The sweepstakes, offered here by the Trump Make America Great Again Committee, is open until Wednesday.


Wondering what will happen should National Football League players choose to take a knee during Super Bowl LII when it airs on NBC Feb. 4? Expect them to be featured on camera.

In a question-and-answer session at the annual gathering of the Television Critics Association, Fred Gaudelli, NBC’s executive producer for the Big Game, provided insight.

“The Super Bowl is a live event, just like ‘Sunday Night Football.’ When you’re covering a live event, you’re covering what’s happening. So if there are players that choose to kneel, they will be shown live. I would say, probably since Thanksgiving, a lot of that has kind of dissipated and died down. It’s certainly possible it could happen again,” Mr. Gaudelli said.

“Putting a spotlight on anthem protestors during the Super Bowl will presumably irk President Trump, but NBC has plenty of experience agitating the president,” predicts Fox News media analyst Brian Flood. “NBC’s ‘Saturday Night Live’ lampoons Trump on a regular basis, and the network recently blamed a third party for their errant tweet backing Oprah Winfrey to run for president.”


The daily White House press briefing is often a must-see broadcast event, what with its candid shots of the press corps and the intriguing, forthright but civilized authority of press secretary Sarah Huckabee Sanders.

On Thursday, CNN White House correspondent Jim Acosta complained to her during the briefing that President Trump is watching Fox News on official time, particularly when “Fox & Friends” is on the air.

“I’m sure you are disappointed he’s not watching CNN,” Mrs. Sanders responded.

“I think he watches a lot of CNN — if you don’t mind me saying it,” Mr. Acosta replied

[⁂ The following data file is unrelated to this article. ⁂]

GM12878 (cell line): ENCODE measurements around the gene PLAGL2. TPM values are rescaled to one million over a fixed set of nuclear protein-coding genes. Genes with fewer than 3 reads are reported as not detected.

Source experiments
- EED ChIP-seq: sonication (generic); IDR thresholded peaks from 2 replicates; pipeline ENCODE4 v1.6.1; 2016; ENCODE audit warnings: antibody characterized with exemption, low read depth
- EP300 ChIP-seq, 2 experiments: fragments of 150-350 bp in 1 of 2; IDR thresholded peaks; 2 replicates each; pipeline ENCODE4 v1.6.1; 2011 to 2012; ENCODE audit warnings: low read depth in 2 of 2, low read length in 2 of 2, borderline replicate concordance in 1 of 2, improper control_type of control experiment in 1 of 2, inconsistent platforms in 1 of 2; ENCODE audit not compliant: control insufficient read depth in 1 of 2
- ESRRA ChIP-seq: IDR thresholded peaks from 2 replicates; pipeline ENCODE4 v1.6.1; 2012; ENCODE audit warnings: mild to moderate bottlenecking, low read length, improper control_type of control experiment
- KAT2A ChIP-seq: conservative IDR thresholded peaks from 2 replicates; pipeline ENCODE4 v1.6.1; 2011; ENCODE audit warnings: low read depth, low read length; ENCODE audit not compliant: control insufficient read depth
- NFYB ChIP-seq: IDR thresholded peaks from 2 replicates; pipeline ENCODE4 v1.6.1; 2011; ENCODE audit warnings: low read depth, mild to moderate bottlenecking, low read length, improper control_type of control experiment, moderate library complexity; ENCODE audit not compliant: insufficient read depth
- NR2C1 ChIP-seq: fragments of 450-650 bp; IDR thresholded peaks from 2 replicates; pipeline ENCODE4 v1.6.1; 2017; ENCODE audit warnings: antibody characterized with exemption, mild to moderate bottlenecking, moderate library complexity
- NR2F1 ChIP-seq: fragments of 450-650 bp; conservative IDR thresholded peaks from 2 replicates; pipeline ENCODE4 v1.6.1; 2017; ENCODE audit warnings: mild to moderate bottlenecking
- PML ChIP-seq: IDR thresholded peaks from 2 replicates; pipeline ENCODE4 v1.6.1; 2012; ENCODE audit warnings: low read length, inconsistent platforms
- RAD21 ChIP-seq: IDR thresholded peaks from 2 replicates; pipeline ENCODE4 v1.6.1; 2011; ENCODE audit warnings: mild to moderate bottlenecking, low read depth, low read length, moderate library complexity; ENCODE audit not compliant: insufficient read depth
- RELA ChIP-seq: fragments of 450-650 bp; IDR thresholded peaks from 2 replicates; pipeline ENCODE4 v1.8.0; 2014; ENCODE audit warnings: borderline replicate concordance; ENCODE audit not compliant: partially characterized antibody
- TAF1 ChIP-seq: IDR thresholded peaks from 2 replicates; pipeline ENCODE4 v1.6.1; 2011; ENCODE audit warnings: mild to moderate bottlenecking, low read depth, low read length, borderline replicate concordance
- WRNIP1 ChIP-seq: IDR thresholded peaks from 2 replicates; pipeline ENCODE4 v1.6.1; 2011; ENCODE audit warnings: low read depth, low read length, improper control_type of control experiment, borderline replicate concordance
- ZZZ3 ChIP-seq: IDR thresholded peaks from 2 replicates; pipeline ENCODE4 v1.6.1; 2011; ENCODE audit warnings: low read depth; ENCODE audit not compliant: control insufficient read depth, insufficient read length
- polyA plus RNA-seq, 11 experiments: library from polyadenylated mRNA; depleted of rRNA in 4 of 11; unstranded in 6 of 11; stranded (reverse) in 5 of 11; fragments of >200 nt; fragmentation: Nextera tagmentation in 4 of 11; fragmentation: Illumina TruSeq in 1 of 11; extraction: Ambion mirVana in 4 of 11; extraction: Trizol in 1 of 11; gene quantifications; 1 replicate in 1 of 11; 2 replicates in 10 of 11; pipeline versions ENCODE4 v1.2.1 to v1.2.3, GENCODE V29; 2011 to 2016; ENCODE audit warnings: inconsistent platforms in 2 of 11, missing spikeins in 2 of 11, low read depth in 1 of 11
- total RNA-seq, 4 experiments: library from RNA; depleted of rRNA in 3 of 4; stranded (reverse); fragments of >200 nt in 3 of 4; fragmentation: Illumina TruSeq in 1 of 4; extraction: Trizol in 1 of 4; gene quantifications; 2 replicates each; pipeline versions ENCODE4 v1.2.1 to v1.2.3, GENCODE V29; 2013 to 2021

“I don’t think that’s true,” the press secretary countered.”Your numbers would be higher.”

Indeed, as far as audience ratings are concerned, CNN remains in third place behind Fox News and MSNBC, according to Nielsen Media Research.


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33 percent of U.S. voters say Michael Wolff’s book “Fire and Fury” covering the Trump administration is credible; 23 percent of Republicans, 25 percent of independents and 46 percent of Democrats agree.

25 percent say the book is not credible; 38 percent of Republicans, 26 percent of independents and 15 percent of Democrats agree.

25 percent have no opinion on the book; 21 percent of Republicans, 25 percent of independents and 21 percent of Democrats agree.

21 percent say publication of Mr. Wolff’s book should be “halted”; 18 percent of Republicans, 24 percent of independents and 19 percent of Democrats agree.

20 percent have not heard of the book; 37 percent of Republicans, 16 percent of independents and 10 percent of Democrats agree.

Source: A Politico/Morning Consult poll of 1,988 registered U.S. voters conducted Jan. 4-5.

Follow Jennifer Harper on Twitter @HarperBulletin.